Jamie, did you want to gush over George now or do you want me to go to the next question or...?
Jamie: There was something in that, but honestly time-wise...probably we can just go to the next question.
No, no, please go ahead.
Jamie: Well, this is great. This feels nice. Some things can go unsaid, and that's almost more of a loving relationship - when it can be felt instead of delivered. And I think that's, dare I say it, the thing we wrote best and the thing you directed best - those moments that a lot of people would be very quick to [want to] define. The questions we might get asked when the film is shown is, What did you mean by this scene? What do you mean in that look? What actually happened that night? But the characters know and we don't have to.
George: And that's so exciting because if you ask us each individually, we'd have different answers. The score and the music almost became the unsaid bit. With Black Dog, there are so many moments that we just let breathe on set, and Jamie and Keenan were great at improvising. That was sort of what makes it so magic 'cause there are some things you can't write.
I think you have to let things happen organically or be open to it. Because if you both went into it with the idea of, This is what I want the scene to look like or This is how I want to act in this scene, and then that isn't perfect, it might throw you off.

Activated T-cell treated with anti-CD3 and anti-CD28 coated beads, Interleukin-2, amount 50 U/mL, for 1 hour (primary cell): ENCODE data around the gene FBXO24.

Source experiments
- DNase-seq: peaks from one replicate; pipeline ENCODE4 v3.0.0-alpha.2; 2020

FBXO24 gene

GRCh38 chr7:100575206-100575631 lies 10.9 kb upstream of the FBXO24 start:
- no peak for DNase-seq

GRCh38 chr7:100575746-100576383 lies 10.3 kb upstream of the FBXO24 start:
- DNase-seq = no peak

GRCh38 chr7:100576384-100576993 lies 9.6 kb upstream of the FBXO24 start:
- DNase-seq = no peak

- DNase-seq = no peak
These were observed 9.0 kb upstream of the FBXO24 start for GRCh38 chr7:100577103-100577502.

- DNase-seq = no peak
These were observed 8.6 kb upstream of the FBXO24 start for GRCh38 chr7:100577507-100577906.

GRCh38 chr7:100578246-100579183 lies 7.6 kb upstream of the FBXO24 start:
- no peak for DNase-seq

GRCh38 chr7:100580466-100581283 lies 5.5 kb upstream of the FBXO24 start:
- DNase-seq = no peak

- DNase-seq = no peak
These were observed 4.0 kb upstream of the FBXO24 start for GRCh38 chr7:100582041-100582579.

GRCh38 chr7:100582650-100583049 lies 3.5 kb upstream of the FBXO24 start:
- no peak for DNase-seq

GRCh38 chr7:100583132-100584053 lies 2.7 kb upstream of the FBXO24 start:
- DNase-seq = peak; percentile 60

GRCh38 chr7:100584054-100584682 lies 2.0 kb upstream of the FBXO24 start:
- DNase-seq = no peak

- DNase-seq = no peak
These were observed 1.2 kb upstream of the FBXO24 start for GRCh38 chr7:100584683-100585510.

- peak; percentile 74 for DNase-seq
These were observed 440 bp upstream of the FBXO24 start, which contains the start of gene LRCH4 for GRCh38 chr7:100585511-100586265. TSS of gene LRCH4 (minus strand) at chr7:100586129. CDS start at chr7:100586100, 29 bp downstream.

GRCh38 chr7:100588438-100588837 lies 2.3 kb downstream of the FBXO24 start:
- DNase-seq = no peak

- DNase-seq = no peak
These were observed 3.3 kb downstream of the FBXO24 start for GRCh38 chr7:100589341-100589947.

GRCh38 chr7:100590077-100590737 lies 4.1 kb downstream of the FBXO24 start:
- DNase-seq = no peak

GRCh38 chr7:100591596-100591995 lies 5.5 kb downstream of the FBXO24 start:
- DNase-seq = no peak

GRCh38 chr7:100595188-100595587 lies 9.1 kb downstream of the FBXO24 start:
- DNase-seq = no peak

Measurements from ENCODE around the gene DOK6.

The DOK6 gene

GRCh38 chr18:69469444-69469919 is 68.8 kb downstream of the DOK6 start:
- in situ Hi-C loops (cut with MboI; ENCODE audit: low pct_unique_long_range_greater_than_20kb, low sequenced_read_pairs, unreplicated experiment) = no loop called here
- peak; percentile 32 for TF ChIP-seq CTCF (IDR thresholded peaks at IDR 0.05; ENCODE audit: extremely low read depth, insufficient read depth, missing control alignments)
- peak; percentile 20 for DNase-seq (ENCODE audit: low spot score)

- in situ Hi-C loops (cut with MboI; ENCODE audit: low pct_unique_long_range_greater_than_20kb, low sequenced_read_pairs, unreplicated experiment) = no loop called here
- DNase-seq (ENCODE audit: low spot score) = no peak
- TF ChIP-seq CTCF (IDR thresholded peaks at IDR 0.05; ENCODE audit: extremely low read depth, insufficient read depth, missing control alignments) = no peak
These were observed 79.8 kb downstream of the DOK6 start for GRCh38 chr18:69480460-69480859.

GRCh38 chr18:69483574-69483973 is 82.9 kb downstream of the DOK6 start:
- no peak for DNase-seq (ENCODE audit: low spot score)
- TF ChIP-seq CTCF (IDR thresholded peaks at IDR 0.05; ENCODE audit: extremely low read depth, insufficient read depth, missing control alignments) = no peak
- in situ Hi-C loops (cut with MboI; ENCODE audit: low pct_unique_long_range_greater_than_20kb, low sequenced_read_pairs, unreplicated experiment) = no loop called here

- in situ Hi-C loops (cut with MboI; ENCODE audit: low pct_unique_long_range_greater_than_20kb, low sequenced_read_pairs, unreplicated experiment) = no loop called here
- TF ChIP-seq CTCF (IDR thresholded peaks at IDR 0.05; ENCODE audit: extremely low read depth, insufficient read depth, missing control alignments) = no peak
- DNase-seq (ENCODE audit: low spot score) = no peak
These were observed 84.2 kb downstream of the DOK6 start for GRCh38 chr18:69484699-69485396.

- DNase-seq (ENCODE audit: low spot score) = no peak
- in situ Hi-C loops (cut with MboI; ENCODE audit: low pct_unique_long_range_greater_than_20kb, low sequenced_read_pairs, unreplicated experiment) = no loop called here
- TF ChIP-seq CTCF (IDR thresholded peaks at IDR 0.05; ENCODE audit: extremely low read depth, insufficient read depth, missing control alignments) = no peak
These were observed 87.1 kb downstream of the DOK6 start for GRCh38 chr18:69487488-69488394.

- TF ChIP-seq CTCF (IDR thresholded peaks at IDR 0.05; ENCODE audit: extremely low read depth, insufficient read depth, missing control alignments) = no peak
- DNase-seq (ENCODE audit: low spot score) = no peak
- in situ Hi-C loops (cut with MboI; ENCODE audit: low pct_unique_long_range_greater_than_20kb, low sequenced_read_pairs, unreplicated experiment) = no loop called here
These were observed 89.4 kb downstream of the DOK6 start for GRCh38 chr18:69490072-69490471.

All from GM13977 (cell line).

George: As a director, you do your prep. [to Jamie] Do you remember my folder that was this thick? [gestures]
Jamie: Good folder.
George: I had that folder which had all my plans in it and it was funny, some days it was there as a safety blanket and I didn't open it up, but some days I did. But really one of the best things we did was in how we worked with our DOP. I said very early on that I wanted it to feel like a coming-of-age film. I'm a big fan of handheld cameras in those moments because you can get in there and be organic. The best coming-of-age films like Fish Tank and Lady Bird have a lot of moments when the camera is energetic because the young people are energetic. The opening shot of the film is a bunch of guys rapping in South London, on a rooftop in Brixton Market, and they're just hanging out as mates - it's all Nathan's friends. The way I directed that is I got everyone to get in a huddle and we were just almost playing games, but they never knew when the cameras were rolling. We were freestyle rapping in a little huddle and then everyone goes to the starting position and I thought I'd only ever use it from the starting position onwards, but actually a load of the free-styling and the fun bit to get everyone's energy is in the film. We said it on the way here, “take the work seriously, not yourself too seriously.” I think that's the best bit.